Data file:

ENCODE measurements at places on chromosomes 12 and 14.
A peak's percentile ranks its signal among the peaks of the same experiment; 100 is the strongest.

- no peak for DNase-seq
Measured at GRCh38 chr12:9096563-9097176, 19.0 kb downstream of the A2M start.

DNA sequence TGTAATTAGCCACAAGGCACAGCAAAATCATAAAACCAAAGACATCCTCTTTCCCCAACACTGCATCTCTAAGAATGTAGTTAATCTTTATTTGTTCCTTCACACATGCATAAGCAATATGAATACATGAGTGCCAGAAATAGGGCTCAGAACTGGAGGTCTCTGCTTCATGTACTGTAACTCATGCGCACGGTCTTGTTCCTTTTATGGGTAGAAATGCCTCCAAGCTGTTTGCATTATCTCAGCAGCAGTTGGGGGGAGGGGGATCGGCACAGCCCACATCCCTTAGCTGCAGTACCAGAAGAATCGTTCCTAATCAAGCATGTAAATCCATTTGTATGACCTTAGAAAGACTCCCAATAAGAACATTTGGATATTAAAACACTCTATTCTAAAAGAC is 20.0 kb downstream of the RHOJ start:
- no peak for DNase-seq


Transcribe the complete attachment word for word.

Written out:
ENCODE measurements at places on chromosomes 12 and 14.
A peak's percentile ranks its signal among the peaks of the same experiment; 100 is the strongest.

- no peak for DNase-seq
Measured at GRCh38 chr12:9096563-9097176, 19.0 kb downstream of the A2M start.

DNA sequence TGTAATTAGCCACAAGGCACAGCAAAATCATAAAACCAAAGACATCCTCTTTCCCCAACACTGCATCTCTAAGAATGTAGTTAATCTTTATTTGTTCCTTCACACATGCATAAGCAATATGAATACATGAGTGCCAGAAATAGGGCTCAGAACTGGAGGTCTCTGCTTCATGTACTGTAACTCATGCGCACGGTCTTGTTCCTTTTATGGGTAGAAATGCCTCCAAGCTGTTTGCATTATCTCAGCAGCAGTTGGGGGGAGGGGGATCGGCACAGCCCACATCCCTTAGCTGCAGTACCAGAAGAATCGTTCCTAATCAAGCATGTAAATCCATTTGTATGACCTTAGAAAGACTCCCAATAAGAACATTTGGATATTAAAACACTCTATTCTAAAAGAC is 20.0 kb downstream of the RHOJ start:
- no peak for DNase-seq